Evaporative coolers are also called swamp coolers. In this article we will be talking about the How’s, What’s, and When’s.How do they work? When is the best environmental range for them work in? And what should you do to maintain them?
First, let’s discuss: How does an evaporative cooler or swamp cooler works?
To understand how a swamp cooler works, we will discuss our sweat, yes our sweat. Sweating is the way our body naturally cools itself. When our body sweats it creates a sheen of moisture over the skin. When air moves over our sweat, it evaporates. That process causes a heat exchange that benefits the body because heat is transferred from the body to the evaporated sweat. That process lowers the body’s temperature. That is the same way that a swamp cooler works.
Swamp coolers are not new inventions. Leonardo da Vinci is credited with the invention of the first hygrometer and the first mechanical air cooler. Since da Vinci there have been many individual studies and discoveries that have contributed to the commercial application of the evaporative cooling system. Discoveries by Blaise Pascal (Pascal’s Rule for Liquid Pressure), Robert Boyle (Boyles Law – 4 principles of evaporative cooling), fluid dynamics by Bernouli, Euler, Chezy and many more have contributed to the evaporative cooling commercial design and success.
The main parts of an evaporative cooler consists of the main box, duct work (unless a window cooler), the motor and belt, the fan blower, the water pump and float, the water distribution system, and the cooling or evaporative pads. Each of these parts makes the whole system that is a swamp cooler.
The swamp coolers operation is simple. The water is kept at an appropriate level in the water reservoir in the bottom of the swamp cooler box. That water is pumped through the water distribution system to trickle down the cooling or evaporative pads. As water is trickling down the pads the motor is turning the blower drawing air into the box and directing it down the duct work into the home. As water is trickling down the pads some is evaporating. The float operates a water valve to keep the water at an optimal operating level.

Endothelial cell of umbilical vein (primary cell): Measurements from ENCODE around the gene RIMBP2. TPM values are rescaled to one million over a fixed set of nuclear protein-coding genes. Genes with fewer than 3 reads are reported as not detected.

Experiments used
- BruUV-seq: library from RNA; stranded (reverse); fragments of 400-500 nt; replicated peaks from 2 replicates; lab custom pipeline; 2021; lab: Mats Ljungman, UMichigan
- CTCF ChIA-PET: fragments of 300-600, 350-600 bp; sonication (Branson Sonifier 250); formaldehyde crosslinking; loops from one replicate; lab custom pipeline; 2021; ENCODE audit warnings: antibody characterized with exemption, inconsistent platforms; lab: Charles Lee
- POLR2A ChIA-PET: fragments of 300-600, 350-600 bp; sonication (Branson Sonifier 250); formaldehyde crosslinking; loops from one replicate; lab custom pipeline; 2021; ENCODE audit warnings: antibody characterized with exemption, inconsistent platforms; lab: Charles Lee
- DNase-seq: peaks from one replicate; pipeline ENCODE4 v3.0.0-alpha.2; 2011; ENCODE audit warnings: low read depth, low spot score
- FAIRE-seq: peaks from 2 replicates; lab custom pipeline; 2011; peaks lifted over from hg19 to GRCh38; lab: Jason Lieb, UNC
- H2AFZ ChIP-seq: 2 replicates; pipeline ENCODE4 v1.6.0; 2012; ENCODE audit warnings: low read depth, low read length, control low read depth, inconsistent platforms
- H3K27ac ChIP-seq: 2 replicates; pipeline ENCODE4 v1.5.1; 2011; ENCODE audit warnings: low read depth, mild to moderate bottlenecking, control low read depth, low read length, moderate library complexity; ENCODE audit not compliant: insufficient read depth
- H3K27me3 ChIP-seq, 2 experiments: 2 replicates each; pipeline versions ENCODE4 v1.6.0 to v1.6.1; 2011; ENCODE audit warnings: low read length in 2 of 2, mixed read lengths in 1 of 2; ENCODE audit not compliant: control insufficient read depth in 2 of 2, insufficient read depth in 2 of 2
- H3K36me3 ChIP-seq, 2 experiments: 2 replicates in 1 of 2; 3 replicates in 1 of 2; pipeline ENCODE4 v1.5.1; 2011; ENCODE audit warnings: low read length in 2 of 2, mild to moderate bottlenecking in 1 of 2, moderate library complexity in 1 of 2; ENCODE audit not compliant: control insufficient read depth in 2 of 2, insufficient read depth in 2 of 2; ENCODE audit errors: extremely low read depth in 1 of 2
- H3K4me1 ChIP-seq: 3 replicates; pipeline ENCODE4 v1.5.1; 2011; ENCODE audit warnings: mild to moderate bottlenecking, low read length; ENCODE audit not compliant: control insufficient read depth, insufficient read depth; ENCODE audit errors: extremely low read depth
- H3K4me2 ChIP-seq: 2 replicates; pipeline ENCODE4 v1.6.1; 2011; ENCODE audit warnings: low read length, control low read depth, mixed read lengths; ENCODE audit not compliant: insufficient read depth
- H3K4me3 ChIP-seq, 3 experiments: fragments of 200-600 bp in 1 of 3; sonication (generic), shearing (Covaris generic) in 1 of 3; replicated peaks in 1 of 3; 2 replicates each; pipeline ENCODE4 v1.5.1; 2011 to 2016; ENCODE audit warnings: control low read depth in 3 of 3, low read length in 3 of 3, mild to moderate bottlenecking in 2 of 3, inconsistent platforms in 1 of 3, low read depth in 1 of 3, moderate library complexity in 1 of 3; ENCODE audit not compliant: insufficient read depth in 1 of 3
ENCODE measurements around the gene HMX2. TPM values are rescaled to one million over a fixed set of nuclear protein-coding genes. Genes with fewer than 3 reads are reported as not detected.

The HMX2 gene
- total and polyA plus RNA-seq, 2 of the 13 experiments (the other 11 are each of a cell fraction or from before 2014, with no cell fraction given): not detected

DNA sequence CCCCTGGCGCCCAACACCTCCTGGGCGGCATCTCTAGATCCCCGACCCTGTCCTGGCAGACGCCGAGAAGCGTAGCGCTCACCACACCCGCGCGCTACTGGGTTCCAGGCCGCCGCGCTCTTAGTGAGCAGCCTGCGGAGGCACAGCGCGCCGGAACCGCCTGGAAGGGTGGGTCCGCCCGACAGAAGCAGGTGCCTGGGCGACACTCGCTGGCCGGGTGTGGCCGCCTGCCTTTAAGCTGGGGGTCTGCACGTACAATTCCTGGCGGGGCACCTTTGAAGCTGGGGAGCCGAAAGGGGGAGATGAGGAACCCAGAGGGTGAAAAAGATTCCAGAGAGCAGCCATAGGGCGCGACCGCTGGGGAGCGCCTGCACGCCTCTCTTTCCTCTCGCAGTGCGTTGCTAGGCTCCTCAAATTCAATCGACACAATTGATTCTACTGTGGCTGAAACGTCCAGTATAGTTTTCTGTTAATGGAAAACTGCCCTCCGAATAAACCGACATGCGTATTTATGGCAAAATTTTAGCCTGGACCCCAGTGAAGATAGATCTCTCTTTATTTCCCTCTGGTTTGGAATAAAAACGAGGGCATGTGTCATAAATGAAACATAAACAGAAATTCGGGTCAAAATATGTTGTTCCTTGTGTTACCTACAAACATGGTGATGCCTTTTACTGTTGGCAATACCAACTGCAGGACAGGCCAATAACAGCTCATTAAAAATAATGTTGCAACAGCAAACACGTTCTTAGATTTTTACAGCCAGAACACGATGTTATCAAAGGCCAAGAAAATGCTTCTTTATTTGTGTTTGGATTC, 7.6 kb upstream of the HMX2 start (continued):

What are the operating conditions that allow an evaporative cooler to work?
Take a look at the table below, it gives a better idea as to why sometimes it feels like they are working and other times it does not.
The higher the relative humidity levels, the less effective the swamp cooler becomes. At some point the humidity levels become so high a swamp cooler has no appreciative effect on the environment we may be trying to cool.
Why would some have a swamp cooler?
First, because they live in an arid location where humidity levels are relatively low. Second, is because of cost. One study showed that a 1,500 square foot home could save as much as $1,100 annually verses an air conditioner. Additionally, repair and service costs tend to be lower for swamp coolers than air conditioners.
So how do we maintain them?